An article published by Julkowska, Austin et al., in Gene Therapy describes the role and impact of strengthened cooperation not only in research in rare diseases (RD), but also at regulatory, funding and health care levels, not only in Europe but globally.
For more than two decades, the EU has funded cross-border research in RD through its Framework Programmes for Research and Technological Development (FP) with complementary projects and actions implicating partners from wide geographical areas that include North America, Africa, Asia and Australasia. The funding of collaborative research through joint transnational calls was seen as the most effective method to enhance cooperation among scientists. For this reason, the European Research Area Network (ERA-Net) for Rare Diseases, E-Rare, was implemented in 2006. Since then, E-Rare has launched eight Joint Transnational Calls for projects, investing over €92 million in research on RD. Currently, E-Rare-3 is composed of 26 public bodies, ministries and research funding organizations from 18 countries, including a number of non-EU countries – Switzerland, Israel, Turkey, Canada and Japan.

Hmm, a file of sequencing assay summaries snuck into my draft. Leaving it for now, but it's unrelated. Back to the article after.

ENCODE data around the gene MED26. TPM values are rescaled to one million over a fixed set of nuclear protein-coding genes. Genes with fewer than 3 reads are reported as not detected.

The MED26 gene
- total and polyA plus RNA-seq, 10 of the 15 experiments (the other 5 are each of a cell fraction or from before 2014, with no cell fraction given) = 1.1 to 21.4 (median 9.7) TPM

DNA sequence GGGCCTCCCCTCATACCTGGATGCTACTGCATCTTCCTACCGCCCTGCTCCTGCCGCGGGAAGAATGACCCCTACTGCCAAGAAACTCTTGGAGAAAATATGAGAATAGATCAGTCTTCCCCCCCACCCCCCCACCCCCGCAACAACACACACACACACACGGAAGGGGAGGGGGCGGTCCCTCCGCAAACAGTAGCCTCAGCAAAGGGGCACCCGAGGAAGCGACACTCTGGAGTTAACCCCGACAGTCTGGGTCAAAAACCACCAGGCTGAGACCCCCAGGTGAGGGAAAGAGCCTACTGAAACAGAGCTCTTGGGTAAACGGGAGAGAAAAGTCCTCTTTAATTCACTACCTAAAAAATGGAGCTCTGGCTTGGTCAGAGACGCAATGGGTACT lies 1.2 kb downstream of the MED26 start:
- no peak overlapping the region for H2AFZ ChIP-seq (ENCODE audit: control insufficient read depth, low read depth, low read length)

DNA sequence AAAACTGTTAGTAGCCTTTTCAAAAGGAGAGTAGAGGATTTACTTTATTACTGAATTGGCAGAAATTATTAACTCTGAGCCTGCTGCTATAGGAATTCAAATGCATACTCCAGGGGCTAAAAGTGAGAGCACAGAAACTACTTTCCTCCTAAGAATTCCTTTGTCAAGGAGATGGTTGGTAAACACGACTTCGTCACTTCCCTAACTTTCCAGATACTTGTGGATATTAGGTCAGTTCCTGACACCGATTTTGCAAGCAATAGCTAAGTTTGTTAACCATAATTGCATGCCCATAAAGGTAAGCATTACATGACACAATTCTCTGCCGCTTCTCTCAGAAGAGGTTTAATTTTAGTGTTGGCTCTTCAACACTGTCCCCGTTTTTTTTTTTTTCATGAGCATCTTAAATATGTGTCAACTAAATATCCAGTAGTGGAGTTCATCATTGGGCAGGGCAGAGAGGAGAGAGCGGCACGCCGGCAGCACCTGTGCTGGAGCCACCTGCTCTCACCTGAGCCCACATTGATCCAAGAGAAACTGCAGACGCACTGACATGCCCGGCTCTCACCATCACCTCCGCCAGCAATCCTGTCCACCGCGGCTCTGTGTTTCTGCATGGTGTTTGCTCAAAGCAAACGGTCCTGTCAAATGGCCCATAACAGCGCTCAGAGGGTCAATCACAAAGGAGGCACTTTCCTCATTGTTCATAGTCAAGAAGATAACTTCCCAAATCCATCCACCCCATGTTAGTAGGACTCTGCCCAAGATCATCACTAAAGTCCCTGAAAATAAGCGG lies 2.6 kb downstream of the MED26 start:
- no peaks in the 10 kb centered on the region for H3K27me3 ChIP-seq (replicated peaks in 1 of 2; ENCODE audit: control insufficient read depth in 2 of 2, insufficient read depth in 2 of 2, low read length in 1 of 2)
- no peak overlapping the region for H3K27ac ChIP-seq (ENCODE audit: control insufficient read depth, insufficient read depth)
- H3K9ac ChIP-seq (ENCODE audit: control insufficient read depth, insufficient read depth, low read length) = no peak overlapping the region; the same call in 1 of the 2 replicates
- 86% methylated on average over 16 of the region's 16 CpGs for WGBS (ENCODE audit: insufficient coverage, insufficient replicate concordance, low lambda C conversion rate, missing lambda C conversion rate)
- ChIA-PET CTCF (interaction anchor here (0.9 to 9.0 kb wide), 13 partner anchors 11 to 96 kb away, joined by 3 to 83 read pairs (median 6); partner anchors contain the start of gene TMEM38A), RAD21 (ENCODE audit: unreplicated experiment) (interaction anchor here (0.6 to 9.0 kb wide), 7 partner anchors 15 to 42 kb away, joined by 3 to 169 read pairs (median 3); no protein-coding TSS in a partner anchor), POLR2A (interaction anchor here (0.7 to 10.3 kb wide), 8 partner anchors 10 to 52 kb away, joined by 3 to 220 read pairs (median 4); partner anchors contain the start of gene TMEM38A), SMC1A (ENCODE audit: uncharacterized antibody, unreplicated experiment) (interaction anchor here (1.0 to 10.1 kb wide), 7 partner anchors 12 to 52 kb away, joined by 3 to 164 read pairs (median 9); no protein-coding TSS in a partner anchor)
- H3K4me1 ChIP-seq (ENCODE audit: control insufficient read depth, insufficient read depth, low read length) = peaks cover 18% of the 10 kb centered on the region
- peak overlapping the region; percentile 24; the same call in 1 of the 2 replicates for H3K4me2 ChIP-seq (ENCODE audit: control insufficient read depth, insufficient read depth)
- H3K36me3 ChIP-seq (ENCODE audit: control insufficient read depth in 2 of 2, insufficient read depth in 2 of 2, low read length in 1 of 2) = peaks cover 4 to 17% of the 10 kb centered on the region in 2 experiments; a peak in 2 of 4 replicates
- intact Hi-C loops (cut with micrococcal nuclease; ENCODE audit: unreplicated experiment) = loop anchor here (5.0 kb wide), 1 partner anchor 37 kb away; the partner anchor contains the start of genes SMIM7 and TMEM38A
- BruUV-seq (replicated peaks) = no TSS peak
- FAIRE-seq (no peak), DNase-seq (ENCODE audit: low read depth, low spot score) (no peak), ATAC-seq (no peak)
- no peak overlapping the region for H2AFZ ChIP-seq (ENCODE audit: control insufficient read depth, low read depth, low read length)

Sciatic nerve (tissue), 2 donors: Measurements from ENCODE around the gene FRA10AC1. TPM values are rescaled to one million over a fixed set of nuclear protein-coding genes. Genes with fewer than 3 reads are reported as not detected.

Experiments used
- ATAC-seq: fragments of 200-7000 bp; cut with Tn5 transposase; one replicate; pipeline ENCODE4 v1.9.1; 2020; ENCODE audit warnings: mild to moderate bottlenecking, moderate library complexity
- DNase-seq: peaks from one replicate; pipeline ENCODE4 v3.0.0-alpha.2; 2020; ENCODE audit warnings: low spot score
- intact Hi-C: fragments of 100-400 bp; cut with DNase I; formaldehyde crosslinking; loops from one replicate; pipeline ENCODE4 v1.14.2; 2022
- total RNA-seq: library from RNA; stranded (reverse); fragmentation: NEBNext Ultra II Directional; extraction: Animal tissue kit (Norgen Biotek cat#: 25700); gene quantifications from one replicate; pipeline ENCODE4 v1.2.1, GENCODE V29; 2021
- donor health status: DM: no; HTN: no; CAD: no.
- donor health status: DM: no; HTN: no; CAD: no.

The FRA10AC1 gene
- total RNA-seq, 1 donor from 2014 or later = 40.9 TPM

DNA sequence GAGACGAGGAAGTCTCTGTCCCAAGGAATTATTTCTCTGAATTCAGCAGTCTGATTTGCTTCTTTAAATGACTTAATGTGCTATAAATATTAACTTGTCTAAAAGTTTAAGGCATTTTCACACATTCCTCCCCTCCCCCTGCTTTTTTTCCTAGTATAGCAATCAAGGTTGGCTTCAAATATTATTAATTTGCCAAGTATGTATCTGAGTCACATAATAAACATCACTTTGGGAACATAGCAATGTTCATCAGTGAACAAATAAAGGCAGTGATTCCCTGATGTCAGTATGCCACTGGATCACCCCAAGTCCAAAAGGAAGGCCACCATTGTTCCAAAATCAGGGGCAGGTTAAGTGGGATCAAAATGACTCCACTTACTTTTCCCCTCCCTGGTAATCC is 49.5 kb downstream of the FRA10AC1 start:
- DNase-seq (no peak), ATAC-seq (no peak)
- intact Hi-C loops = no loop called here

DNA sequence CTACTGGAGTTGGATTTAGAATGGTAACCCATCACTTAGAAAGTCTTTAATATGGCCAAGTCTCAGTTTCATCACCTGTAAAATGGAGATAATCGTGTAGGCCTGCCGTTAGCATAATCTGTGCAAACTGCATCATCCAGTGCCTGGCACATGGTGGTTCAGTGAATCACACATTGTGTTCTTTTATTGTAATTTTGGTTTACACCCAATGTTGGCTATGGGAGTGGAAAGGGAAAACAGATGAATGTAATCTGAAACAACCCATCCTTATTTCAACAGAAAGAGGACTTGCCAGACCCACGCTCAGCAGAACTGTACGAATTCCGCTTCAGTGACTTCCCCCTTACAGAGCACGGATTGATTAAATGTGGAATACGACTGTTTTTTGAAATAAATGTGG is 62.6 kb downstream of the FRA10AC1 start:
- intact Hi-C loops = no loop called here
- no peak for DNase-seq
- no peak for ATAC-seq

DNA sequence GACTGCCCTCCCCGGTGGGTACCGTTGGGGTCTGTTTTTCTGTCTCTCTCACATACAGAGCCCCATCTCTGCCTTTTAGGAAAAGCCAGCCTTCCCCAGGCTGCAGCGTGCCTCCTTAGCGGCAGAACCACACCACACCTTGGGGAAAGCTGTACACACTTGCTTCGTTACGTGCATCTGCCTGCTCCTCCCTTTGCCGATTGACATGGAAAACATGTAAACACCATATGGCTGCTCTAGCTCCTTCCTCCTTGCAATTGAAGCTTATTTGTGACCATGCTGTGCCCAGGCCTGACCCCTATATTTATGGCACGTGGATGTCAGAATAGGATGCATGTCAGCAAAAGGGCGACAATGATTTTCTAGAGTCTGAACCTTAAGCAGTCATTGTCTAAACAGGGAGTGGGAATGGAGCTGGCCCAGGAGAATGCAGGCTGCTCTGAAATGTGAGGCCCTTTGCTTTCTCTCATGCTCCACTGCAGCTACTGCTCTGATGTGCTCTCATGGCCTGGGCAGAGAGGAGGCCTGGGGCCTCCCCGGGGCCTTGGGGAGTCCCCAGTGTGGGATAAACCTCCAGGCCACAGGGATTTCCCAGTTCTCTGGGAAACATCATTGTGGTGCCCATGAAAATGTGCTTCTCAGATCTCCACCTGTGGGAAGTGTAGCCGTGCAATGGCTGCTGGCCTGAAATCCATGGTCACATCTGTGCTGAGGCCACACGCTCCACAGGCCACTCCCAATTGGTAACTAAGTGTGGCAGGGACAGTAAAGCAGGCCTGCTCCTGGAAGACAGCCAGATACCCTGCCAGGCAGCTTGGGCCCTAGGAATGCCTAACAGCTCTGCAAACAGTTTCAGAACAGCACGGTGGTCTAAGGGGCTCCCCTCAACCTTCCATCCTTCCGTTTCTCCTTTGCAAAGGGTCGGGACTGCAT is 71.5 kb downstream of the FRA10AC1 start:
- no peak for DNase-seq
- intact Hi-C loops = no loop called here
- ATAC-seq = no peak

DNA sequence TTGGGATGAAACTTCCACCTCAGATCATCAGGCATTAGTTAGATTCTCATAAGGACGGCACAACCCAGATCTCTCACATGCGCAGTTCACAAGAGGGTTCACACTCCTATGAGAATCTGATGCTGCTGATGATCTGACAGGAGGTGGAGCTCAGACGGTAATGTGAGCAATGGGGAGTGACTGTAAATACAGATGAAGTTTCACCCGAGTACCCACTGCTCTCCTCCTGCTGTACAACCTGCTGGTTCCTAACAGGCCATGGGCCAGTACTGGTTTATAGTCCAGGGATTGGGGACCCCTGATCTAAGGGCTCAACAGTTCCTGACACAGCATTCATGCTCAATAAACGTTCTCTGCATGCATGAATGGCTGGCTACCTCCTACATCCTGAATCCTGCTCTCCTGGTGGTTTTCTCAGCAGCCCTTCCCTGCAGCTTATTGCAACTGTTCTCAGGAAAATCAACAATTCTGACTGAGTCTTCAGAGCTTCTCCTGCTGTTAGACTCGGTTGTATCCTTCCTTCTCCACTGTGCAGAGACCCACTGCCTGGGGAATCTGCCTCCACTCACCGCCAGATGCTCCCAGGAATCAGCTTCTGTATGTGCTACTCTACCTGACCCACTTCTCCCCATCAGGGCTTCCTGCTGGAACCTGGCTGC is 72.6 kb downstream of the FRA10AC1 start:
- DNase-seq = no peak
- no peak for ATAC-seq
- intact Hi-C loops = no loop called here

Additionally, within the EU, the European Reference Networks (ERNs) have been set up under the 2011 Directive on Patient Rights to Cross-Border Healthcare to bring together medical specialists across Europe to tackle rare or complex diseases. Healthcare providers who are members of ERNs share their expertise via dedicated IT system, allowing the knowledge to travel instead of the patients. Research is also a key element of the ERNs, which enables joint research efforts – among others – through structured knowledge hub, support of cross-border registries, and recruitment of patients to observational and clinical studies.
More recently, the EU also initiated the International Rare Diseases Research Consortium (IRDiRC) together with the National Institutes of Health in the USA to favour cooperation and collaboration on a global scale among the many stakeholders active in RD research and to maximize the output of RD research efforts around the world. The success of this initiative depends on the integration of the activities of funding agencies, academic researchers, companies, regulatory agencies, and patient advocacy organizations.
Orphanews June 6, 2017